Reclaiming the Sacredness of Bible from Ideologues

This week, Senator Bernie Sanders gave his very great theological opinion regarding the Bible. Specifically, he said the Bible, “is about justice. It is about reaching out to people in need. It is about standing up to the wealthy and the powerful.”

His remarks remind me of Perchik from Fiddler on the Roof. Perchik, the young Marxist revolutionary, taught Tevye’s young girls that the story of Laban reinforces the idea that the employer is distrustful.

Classic case of the Bible being hijacked!

Since I’ve been a Christian, many on the Right and Left have used the Bible to justify many things ranging from political ideology to scientific inquiry. Moreover, some have resorted to turning the Bible into a self-help guide that is simply basic instructions before leaving earth (BIBLE).

Indeed, it has become culturally convenient for everyone, including Christians, to unleash the Bible from its salvific hinges.

When I survey Christendom, it seems that many have turned the scriptures into something unrecognizable from what the earliest Christians would’ve used them for, principally for matters of faith and morals. Compared to the early church, there wasn’t plaguing questions around whether the earth was 6,000 years old or whether capitalism is the best economic system. Granted, the early church was focused on preserving the catholic faith, so their priorities were a bit different.

In contrast, modern smearing of the Bible has to do with the culture becoming increasingly post-Christian in morality and understanding. Consequently, questions and skepticism arise as this radical departure from truth becomes widespread. Today, the Bible is interjected in all areas of life that don’t relate to human behavior, theology, philosophy, or morality/ethics. It’s not uncommon to find people debating whether aliens/UFOs are compatible with Christianity.

Bizzare!

The Bible is in wide distribution and easily accessible but how many rarely heed the intended call to salvation exhorted from Genesis to Revelation.

Yes, this is the prime mission of the Word of God.

The Holy Trinity was at work, in the beginning, creating a world to allow mankind to share in God’s love but original sin entered and corrupted the relation between the divine and human. From Genesis 3 to Revelation 22, describes how God continually seeks to reconcile mankind to himself, finally accomplishing this through his Son, Jesus Christ.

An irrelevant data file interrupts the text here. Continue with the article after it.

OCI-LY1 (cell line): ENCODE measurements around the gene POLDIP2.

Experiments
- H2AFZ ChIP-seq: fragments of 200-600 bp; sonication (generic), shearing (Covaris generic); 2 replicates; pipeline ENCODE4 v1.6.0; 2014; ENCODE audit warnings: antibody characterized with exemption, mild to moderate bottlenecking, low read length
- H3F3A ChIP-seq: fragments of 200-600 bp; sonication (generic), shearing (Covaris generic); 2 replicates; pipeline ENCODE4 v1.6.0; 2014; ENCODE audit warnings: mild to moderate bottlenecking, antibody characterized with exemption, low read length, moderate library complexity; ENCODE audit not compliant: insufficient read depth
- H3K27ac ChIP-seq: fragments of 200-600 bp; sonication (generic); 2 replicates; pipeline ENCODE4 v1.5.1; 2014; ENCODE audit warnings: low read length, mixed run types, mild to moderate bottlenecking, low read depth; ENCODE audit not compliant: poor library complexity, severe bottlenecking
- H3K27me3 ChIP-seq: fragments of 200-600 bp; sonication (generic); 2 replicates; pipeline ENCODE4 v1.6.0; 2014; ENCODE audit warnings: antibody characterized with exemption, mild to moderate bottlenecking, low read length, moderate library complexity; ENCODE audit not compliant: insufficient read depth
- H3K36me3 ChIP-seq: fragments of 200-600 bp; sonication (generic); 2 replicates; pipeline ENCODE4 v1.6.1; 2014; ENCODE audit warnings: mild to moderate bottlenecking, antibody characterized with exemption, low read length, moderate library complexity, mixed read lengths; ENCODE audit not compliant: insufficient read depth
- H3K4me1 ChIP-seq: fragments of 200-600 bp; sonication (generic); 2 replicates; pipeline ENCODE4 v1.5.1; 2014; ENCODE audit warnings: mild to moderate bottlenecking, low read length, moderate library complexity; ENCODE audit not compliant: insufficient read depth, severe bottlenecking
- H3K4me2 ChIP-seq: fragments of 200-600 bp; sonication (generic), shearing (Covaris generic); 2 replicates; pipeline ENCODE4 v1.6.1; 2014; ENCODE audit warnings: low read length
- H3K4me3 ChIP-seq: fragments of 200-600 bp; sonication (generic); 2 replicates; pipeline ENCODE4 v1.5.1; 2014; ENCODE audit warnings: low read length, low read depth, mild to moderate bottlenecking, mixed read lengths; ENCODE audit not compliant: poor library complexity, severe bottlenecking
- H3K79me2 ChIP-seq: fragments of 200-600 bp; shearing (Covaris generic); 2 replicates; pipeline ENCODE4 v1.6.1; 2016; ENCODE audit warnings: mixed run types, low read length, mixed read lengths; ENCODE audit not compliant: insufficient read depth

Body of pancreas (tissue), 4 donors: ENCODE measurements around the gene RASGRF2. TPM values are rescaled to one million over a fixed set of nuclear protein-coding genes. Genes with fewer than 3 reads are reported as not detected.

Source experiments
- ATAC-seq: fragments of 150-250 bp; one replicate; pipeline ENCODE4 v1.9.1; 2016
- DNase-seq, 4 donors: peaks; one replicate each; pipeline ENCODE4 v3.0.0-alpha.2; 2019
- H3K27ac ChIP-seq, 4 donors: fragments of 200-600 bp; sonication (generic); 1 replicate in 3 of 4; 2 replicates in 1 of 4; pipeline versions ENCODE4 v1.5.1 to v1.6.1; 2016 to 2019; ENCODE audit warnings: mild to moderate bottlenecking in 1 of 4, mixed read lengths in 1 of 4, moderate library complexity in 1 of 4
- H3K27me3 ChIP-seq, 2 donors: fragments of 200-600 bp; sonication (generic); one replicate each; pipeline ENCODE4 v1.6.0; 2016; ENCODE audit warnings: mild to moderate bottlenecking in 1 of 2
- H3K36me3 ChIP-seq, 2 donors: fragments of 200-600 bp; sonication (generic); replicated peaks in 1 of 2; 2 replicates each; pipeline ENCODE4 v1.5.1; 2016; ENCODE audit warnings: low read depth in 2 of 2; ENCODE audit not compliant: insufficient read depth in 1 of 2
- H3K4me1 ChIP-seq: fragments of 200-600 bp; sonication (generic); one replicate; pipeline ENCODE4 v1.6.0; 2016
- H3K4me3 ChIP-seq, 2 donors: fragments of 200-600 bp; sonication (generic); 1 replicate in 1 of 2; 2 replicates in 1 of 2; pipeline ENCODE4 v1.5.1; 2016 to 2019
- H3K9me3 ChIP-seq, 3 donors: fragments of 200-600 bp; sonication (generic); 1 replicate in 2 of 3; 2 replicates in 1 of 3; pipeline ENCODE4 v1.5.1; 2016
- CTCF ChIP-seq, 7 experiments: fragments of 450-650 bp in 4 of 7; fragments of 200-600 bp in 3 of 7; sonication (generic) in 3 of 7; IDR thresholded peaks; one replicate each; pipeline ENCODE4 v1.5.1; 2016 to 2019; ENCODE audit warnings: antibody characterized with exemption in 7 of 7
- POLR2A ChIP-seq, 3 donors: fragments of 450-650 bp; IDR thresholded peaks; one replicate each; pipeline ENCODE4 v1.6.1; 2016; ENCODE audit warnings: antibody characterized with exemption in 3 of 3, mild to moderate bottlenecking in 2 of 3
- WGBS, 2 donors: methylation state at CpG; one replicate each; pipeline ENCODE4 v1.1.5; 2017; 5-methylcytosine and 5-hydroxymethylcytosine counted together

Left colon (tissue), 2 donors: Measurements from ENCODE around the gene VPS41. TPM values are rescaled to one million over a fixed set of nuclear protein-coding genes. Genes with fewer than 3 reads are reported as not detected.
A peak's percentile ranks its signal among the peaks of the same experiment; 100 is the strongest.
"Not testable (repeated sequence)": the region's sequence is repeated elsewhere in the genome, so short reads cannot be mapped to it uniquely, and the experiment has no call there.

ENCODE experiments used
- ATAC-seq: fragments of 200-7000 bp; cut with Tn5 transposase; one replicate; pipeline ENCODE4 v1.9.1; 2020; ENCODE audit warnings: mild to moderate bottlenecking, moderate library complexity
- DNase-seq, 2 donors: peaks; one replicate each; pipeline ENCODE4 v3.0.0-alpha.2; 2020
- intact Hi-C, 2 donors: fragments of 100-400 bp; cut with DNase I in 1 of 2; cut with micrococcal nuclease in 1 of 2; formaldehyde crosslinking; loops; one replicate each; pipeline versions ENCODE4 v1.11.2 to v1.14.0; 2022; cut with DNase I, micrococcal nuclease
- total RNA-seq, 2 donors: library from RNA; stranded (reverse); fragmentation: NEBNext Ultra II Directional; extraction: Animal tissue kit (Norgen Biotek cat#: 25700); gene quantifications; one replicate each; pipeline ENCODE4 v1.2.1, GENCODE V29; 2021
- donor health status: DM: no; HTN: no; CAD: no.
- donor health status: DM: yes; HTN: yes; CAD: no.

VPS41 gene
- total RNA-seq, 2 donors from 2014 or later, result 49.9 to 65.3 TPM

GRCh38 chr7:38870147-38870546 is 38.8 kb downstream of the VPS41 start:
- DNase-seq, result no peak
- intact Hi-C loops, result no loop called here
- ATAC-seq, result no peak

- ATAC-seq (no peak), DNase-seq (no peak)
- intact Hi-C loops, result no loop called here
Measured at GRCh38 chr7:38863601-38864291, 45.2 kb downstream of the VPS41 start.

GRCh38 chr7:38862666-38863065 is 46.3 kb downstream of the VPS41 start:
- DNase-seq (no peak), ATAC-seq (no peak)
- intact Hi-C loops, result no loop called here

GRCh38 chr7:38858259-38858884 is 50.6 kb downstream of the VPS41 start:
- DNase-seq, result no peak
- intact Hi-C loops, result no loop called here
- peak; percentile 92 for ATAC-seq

If you listen to the talking heads on either political aisle or the academic intelligentsia, you won’t hear this message propagated.

Not even a morsel.

Instead, you get what Senator Sanders said or some scientist hammering that the Bible is an ancient book with false views on science exploration. These voices are chipping away at the universal call of salvation within the holy pages.

Once finally eroded, who will even respond to the call?

Sure, the Bible mentions things that are evident from science such as the universe being produced by an uncaused first cause or a beginning, but regardless, the Bible isn’t a science textbook.

Similarly, the Bible may have wise wisdom on government affairs, but it’s not a manifesto on politics.

The Word of God is profitable and immeasurably vital to understanding the world. Yes, the Scriptures have insight into many areas that are a part of humanity, especially on human behavior and morality.

Indeed, mankind has something to learn from them to fulfill the intuitive moral law, our conscience. In all, I’m concerned that the Bible is losing its sense of “otherness”, or sacredness when left to the world for abuse. Christians most elevate the sacredness of the Word of God back to its exalted state.

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3 comments

  1. If there’s a core that the Bible shows, then it’s pretty much the core of God. We just tend to use it to justify our disorderly faith in the core of humanity, which isn’t really perfect. The Bible certainly isn’t a science journal or a political manifesto, but science, politics, and more certainly can’t function well without the core of God. And considering how we can still show His glory even through such human things, I guess we really are beloved children of God, yeah? All the more reason to have faith in Him, then!

    Liked by 1 person

    • I can definitely see your point of view.

      I know the early church, Christians purposely concealed truths from outsiders. Moreover, Jesus mentioned not to give what’s holy to dogs. The Bible is a source of great wisdom. We need to treat it properly and not lose the sacredness of it.

      Liked by 1 person

      • Speaking of dogs in the Bible, that one woman who responded to Him about that stuff is someone I’ve been finding quite memorable lately, along with other figures like the centurion who deemed himself unworthy to receive Christ. They’ve been coming to mind a lot as I try to learn more about the faith while writing fiction, which, in my case, seems to tackle a lot about being a man, especially a Filipino, of God in this day and age. So yeah, is there a particular Biblical figure or two that’s been quite on your mind recently?

        Like

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